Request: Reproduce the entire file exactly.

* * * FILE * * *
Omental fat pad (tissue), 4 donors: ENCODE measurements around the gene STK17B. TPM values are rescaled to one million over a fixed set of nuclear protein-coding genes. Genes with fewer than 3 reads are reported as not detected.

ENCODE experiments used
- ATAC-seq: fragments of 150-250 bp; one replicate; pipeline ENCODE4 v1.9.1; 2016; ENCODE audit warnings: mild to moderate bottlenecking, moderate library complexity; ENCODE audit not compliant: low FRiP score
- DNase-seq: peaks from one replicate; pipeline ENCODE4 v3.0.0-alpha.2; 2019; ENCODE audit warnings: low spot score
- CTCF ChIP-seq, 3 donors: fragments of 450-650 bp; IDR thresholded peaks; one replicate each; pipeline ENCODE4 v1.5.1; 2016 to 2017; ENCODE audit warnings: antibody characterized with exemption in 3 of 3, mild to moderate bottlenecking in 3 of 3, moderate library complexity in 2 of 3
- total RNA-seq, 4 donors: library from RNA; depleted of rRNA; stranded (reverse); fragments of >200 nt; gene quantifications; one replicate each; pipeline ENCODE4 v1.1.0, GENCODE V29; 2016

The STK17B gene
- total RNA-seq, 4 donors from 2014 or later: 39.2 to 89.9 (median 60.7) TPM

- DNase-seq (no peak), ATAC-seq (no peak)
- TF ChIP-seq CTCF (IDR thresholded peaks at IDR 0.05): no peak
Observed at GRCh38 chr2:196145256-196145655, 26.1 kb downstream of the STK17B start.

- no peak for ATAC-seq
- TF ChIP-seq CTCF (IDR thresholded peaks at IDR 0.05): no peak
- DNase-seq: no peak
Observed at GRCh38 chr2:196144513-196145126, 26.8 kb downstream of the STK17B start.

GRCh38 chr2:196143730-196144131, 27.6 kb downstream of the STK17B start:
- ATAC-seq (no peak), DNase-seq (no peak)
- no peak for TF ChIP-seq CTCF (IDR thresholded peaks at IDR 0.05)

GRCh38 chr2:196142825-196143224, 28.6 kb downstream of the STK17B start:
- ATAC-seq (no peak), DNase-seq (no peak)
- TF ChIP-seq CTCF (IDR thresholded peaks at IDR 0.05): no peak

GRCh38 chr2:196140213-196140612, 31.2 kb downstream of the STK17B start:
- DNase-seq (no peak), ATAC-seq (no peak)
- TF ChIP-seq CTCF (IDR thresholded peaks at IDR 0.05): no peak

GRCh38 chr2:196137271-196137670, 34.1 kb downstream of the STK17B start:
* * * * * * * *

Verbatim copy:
Omental fat pad (tissue), 4 donors: ENCODE measurements around the gene STK17B. TPM values are rescaled to one million over a fixed set of nuclear protein-coding genes. Genes with fewer than 3 reads are reported as not detected.

ENCODE experiments used
- ATAC-seq: fragments of 150-250 bp; one replicate; pipeline ENCODE4 v1.9.1; 2016; ENCODE audit warnings: mild to moderate bottlenecking, moderate library complexity; ENCODE audit not compliant: low FRiP score
- DNase-seq: peaks from one replicate; pipeline ENCODE4 v3.0.0-alpha.2; 2019; ENCODE audit warnings: low spot score
- CTCF ChIP-seq, 3 donors: fragments of 450-650 bp; IDR thresholded peaks; one replicate each; pipeline ENCODE4 v1.5.1; 2016 to 2017; ENCODE audit warnings: antibody characterized with exemption in 3 of 3, mild to moderate bottlenecking in 3 of 3, moderate library complexity in 2 of 3
- total RNA-seq, 4 donors: library from RNA; depleted of rRNA; stranded (reverse); fragments of >200 nt; gene quantifications; one replicate each; pipeline ENCODE4 v1.1.0, GENCODE V29; 2016

The STK17B gene
- total RNA-seq, 4 donors from 2014 or later: 39.2 to 89.9 (median 60.7) TPM

- DNase-seq (no peak), ATAC-seq (no peak)
- TF ChIP-seq CTCF (IDR thresholded peaks at IDR 0.05): no peak
Observed at GRCh38 chr2:196145256-196145655, 26.1 kb downstream of the STK17B start.

- no peak for ATAC-seq
- TF ChIP-seq CTCF (IDR thresholded peaks at IDR 0.05): no peak
- DNase-seq: no peak
Observed at GRCh38 chr2:196144513-196145126, 26.8 kb downstream of the STK17B start.

GRCh38 chr2:196143730-196144131, 27.6 kb downstream of the STK17B start:
- ATAC-seq (no peak), DNase-seq (no peak)
- no peak for TF ChIP-seq CTCF (IDR thresholded peaks at IDR 0.05)

GRCh38 chr2:196142825-196143224, 28.6 kb downstream of the STK17B start:
- ATAC-seq (no peak), DNase-seq (no peak)
- TF ChIP-seq CTCF (IDR thresholded peaks at IDR 0.05): no peak

GRCh38 chr2:196140213-196140612, 31.2 kb downstream of the STK17B start:
- DNase-seq (no peak), ATAC-seq (no peak)
- TF ChIP-seq CTCF (IDR thresholded peaks at IDR 0.05): no peak

GRCh38 chr2:196137271-196137670, 34.1 kb downstream of the STK17B start: